In celebration of the N.H. State Library’s 300th anniversary, the State Librarian Michael York reminds us of the value of our local libraries and the librarians who maintain them. York suggests your local librarian may be more helpful than the web.
It would be easy to think that the ability to access information to just about everything via the web means that the librarian’s job is obsolete. Nothing could be further from the truth. The overwhelming amount of information available from the Internet actually makes it more difficult to make informed decisions, whether you are looking for something to read for fun or you need information to make a major life decision. Turning to the web to find answers can feel like asking for a sip of water and being handed a fire hose.
As trained professionals, librarians know how to help you find the very best information that suits your needs. In a world where Google searches can literally give you millions of options, finding what you want can be overwhelming. A librarian can help you narrow things down.
What if you’re not exactly sure of what you’re looking for? A librarian is professionally trained to listen to your needs and to help you find the best options. Once librarians know what interests you, they may make suggestions about other materials in that category the next time you see them. It’s almost like having a personal shopper.
What if an item you want isn’t at your library? The New Hampshire State Library maintains an InterLibrary Loan system that links our public and academic libraries together, allowing them to share materials among patrons statewide. All you need to do is ask your librarian if the item is part of any collection in the state. If it is, it can be brought to your library by a State Library van and you can check it out just as you would any other item on the shelf in your local library. It’s a very useful and popular service. In 2016, the State Library transported more than 500,000 items via InterLibrary Loan request.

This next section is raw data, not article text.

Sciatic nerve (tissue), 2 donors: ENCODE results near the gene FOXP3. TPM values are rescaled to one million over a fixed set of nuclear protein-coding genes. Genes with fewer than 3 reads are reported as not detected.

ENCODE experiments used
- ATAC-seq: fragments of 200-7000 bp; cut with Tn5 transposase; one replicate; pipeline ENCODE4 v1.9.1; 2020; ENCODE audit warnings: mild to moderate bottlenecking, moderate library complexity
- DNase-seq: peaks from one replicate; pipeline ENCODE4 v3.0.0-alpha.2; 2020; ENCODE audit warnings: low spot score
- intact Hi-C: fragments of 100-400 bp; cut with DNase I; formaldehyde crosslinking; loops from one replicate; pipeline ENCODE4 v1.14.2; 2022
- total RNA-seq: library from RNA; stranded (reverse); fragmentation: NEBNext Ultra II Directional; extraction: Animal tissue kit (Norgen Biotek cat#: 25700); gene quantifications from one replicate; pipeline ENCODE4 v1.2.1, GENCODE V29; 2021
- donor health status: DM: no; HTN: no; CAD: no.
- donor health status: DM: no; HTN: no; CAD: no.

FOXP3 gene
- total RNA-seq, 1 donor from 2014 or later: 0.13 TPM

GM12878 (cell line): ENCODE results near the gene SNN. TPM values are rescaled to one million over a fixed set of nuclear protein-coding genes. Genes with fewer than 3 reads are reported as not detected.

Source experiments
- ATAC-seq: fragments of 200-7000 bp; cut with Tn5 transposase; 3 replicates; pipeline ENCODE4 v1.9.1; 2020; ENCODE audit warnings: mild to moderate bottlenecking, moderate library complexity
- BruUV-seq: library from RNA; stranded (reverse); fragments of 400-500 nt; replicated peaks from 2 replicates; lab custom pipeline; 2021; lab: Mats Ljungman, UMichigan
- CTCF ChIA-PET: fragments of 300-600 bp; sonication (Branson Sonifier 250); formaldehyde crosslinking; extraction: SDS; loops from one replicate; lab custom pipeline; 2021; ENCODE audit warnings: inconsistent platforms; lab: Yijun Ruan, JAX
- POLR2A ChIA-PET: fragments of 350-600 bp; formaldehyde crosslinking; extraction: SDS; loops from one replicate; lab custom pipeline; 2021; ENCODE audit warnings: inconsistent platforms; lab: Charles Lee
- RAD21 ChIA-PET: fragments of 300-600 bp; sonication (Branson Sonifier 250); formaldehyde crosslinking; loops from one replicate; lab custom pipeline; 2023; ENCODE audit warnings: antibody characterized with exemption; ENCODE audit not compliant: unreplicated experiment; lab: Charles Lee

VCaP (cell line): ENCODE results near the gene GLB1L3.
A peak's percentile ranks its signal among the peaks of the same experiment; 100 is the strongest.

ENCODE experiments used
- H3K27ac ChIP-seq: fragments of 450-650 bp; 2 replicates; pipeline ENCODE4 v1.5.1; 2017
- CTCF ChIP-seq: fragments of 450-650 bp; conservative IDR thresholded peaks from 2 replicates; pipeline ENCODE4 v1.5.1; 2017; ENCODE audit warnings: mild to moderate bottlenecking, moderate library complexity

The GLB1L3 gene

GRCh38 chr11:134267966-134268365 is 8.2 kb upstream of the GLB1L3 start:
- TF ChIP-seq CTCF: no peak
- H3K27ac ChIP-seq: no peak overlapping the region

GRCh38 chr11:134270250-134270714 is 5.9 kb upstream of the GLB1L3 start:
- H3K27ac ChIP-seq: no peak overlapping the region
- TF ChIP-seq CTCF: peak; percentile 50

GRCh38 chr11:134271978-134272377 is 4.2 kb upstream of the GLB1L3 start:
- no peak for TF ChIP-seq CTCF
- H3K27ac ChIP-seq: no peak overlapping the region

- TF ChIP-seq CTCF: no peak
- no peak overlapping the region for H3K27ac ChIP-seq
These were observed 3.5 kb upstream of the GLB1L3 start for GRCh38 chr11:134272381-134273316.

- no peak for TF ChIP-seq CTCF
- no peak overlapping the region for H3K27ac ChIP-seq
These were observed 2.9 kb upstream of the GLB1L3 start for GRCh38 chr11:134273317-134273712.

Do you have a question about genealogy, car repair, the gross domestic product for a particular country in 1970, how to make switchel or anything else that requires research? Reference librarians know how to dig through the clutter on the web and find answers from resources you can trust. Every year, New Hampshire librarians answer hundreds of thousands of reference questions for patrons, providing them with solid, precise answers.
Do you need access to computer technology, or even help using it? In addition to maintaining computers for public use, professional librarians make it a priority to know the latest technology and how it can enrich their patrons’ lives. Some libraries offer classes on topics like computer basics, getting the most from social media, tips for using specific software and even how to download audiobooks available from their collections.
Want a hand getting your child excited about reading? Beginning with story time for infants to learning about authors in grade school to discovering how to use reference materials for high school projects, librarians help young people experience the joys of literacy every day.
Looking for different ways to expand a reading experience? Librarians design programs that combine popular topics with lectures, crafts, book groups and more. Programs like these have transformed libraries into vibrant community centers where people connect.
Being a librarian is hard work, but it is very rewarding work. When you visit your library, know that you are not left on your own to work through an overwhelming world of information. A librarian will be happy to help you find your way.